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a city; center of Volokolamsk Raion, Moscow Oblast, RSFSR, situated on the Gorodenka River near its confluence with the Lama River. It is 5 km from the Volokolamsk railroad station (on the Moscow-Rzhev line) and 129 km northwest of Moscow, with which it is also connected by a highway. Population, 15,000 (1970). Its industry includes processing agricultural products (a poultry combine and a dairy). There are mechanical-repair and construction-material plants, a metal founding and working plant, and a textile mill. A secondary specialized polytechnic and a veterinary technicum are also located here.
Volokolamsk is first mentioned in the Lavrentii Chronicle under the year 1135. It arose at a portage (5 km long) on the Lama River on the water route from Novgorod to the Moscow-Riazan lands; its name means portage (volok) on the Lama. In 1382 the Tatar khan Tokhtamysh was defeated below Volokolamsk. In 1513 it was absorbed into the Muscovite Principality. After 1781 it became an uezd (small district) city in Moscow Province. Soviet power was established in Volokolamsk at the end of October 1917. During the Great Patriotic War (1941-45), bitter battles were fought in the region by Soviet soldiers and partisans against the German fascist aggressors. In November 1941, 9 km from Volokolamsk in the area of the Dubosekovo railway siding, 28 members of the Panfilov 316th Rifle Division halted the enemy’s tanks and kept them from breaking through to the Volokolamsk-Moscow highway. A monument was erected 1.5 km from Dubosekovo on the outskirts of the village of Nelidovo.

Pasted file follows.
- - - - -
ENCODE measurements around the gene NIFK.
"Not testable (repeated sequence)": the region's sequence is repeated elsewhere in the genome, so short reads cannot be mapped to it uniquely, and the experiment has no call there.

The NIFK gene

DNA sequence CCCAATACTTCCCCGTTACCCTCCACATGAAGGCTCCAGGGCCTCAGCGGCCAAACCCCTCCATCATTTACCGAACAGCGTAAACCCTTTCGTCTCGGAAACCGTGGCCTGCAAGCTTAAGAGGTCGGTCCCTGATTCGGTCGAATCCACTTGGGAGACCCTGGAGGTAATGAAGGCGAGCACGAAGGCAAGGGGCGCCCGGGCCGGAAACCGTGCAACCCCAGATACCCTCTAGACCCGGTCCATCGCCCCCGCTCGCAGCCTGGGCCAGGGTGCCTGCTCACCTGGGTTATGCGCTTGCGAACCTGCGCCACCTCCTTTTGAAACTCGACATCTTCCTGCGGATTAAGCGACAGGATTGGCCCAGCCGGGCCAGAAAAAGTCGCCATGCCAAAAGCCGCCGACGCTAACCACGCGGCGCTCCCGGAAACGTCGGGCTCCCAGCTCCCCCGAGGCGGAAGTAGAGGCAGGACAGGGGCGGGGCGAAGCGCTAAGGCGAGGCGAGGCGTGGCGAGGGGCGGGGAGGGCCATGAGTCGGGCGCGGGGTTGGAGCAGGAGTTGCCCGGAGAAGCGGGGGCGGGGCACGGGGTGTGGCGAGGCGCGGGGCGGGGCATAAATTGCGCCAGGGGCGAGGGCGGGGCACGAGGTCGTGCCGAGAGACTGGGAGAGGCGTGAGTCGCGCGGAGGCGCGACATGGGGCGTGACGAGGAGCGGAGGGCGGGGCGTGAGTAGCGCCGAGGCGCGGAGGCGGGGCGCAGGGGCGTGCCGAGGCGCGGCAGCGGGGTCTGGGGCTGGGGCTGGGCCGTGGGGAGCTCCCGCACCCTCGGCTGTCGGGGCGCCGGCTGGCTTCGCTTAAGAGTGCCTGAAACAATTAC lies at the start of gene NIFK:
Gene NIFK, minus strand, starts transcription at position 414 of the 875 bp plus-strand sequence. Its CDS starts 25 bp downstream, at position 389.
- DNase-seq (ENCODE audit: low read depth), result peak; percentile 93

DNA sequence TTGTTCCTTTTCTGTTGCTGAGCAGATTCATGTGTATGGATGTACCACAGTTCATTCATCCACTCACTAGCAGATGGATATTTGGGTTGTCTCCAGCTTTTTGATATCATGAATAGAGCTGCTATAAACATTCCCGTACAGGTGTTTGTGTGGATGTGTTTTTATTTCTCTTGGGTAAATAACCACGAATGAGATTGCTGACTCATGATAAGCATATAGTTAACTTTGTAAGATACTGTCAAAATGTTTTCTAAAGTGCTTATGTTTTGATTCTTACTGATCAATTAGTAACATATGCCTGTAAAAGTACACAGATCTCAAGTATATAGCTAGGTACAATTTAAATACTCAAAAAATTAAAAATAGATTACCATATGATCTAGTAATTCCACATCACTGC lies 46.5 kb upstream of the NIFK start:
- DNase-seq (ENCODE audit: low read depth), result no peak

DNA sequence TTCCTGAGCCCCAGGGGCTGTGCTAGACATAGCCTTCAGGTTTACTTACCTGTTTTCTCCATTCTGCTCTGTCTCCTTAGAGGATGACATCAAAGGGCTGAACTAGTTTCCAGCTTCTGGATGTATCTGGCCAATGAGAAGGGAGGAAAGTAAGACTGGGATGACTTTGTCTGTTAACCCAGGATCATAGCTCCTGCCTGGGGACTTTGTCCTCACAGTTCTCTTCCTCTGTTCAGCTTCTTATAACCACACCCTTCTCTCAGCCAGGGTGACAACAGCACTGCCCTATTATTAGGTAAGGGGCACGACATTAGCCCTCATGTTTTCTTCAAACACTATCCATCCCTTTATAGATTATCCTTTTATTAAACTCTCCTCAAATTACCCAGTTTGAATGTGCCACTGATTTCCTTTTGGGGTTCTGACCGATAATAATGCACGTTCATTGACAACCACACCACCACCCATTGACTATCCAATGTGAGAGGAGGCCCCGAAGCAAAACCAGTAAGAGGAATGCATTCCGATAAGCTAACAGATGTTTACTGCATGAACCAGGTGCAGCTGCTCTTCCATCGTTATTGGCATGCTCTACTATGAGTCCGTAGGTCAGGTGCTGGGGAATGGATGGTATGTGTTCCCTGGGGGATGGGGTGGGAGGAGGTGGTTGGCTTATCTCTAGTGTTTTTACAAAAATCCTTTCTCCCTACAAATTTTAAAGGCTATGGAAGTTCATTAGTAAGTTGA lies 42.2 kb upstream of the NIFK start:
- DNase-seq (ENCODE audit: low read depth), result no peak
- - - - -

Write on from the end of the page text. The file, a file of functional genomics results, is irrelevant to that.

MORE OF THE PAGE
Architectural monuments of the 15th through 17th centuries have been preserved in the area, including Voskresenskii Cathedral, Rozhdestvo na Vozmishche Church (16th century), and the architectural ensemble of the Joseph Volokolamsk Monastery (15th through 17th centuries), located 17 km to the northeast.